In yet another embodiment, the present invention relates to a cement-based composition containing at least one cementitious material and at least one highly reactive pozzolan, wherein the highly reactive pozzolan comprises an agglomerated metakaolin and a dispersant.

DETAILED DESCRIPTION OF THE INVENTION

The cement-based compositions of this invention are intended for use in cement-based applications such as swimming pool plasters, grouts, mortars and concrete. The compositions of the present invention contain at least one cementitious material, at least one highly reactive pozzolan, and optionally at least one dispersant. The cement-based composition is the total combined dry mixture of the cementitious composition and highly reactive pozzolan materials which reacts with water to form the binder in concrete or other material. Concrete is a construction material comprised of the cement-based composition, water, optional admixtures, and aggregates.

Cementitious materials include those materials typically required to make cement. Generally speaking, cementitious materials are binder materials that harden to form a connecting medium between solids. Cementitious materials include cements, which are any mixture of finely-ground lime, alumina, and silica that will set to a hard product that combines with other ingredients to form a hydrate such as portland cement, hydraulic cements, blended cement, and masonry cement, mortar, and related aggregate, admixtures and/or additives including hydrated lime, limestone, chalk, calcareous shell, talc, slag or clay.

Ordinary portland cement is a hydraulic cement produced by pulverizing portland cement clinker. Portland cements are classified under ASTM standards© 150-95 into eight types, including: Type I for use in general concrete construction where the special properties specified for Types II, III, IV and V are not required; Type II for use in general concrete construction exposed to moderate sulphate action, or where moderate heat of hydration is required; Type III for use when high early strength is required; Type IV for use when low heat of hydration is required; Type V for use when high sulphate resistance is required; and Types IA, IIA and IIIA, which are the same as Types I, II, and III, respectively, except that they have an air entraining agent added. "Ordinary portland cement" in the context of this invention includes all types (I-V and IA-IIIA) of portland cement as referenced in ASTM C 150-95.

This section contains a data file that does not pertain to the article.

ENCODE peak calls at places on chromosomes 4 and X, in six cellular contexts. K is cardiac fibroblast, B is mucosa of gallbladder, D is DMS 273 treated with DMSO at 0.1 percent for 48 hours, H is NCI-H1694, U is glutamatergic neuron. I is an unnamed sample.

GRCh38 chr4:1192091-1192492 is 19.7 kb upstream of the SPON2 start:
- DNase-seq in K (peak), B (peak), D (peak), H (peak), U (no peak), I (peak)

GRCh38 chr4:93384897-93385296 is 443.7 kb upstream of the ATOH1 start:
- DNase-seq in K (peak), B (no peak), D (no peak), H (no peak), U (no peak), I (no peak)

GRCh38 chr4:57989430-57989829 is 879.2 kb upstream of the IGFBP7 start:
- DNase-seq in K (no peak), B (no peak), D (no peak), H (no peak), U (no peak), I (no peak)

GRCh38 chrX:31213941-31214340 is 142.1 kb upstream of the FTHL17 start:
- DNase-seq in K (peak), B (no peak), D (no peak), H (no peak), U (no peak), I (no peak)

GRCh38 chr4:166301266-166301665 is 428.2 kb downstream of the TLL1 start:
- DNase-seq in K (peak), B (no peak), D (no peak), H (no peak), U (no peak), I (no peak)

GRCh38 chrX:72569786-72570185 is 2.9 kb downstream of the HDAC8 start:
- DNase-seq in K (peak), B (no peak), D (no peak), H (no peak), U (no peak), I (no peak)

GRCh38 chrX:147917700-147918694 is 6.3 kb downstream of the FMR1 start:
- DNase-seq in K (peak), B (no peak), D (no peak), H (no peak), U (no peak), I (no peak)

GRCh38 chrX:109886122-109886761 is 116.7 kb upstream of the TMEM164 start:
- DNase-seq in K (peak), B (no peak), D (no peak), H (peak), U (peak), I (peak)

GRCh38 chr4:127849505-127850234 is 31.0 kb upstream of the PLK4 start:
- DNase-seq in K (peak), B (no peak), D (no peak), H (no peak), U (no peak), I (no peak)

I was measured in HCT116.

In one embodiment, the cement-based compositions of the present invention contain from about 50% to about 99.5% by weight of a cementitious material. In another embodiment, the cement-based compositions of the present invention contain from about 75% to about 99% by weight of a cementitious material.

The cement-based compositions contain at least one highly reactive pozzolan. The cement-based compositions according to the present invention have at least one of lower water demand, higher compressive strength, and higher flowability compared with cement-based compositions that do not contain a highly reactive pozzolan. In one embodiment, the cement-based compositions of the present invention contain from about 0.5% to about 50% by weight of a highly reactive pozzolan. In another embodiment, the cement-based compositions of the present invention contain from about 1% to about 25% by weight of a highly reactive pozzolan. In yet another embodiment, the cement-based compositions of the present invention contain from about 2% to about 20% by weight of a highly reactive pozzolan.

The highly reactive pozzolan is highly reactive in that composites having high compressive strengths are obtainable as a result of the present invention. That is, the components of the cement-based compositions of the present invention containing the highly reactive pozzolan react and set in such a manner that composites having high compressive strengths are obtained compared with cement-based compositions that do not contain the highly reactive pozzolan as described herein. Although the highly reactive pozzolan possesses little or no cementitious value, in the presence of moisture it chemically reacts with calcium hydroxide at ordinary temperatures to form compounds possessing cementitious properties.

The highly reactive pozzolan is constituted by agglomerated beads of microparticles. In one embodiment, the agglomerated beads have a median particle size from about 10 microns to about 100 microns (above about 10 microns). In another embodiment, the agglomerated beads have a median particle size from about 15 microns to about 50 microns (above about 15 microns). In yet another embodiment, the agglomerated beads have an average particle size from about 20 microns to about 40 microns (above about 20 microns).

In one embodiment, the microparticles have a median particle size from about 0.1 microns to about 5 microns (about 5 microns or less). In another embodiment, the microparticles have a median particle size from about 0.2 microns to about 2 micron (about 2 micron or less). In yet another embodiment, the microparticles have a median particle size from about 0.25 microns to about 0.75 microns (about 0.75 microns or less).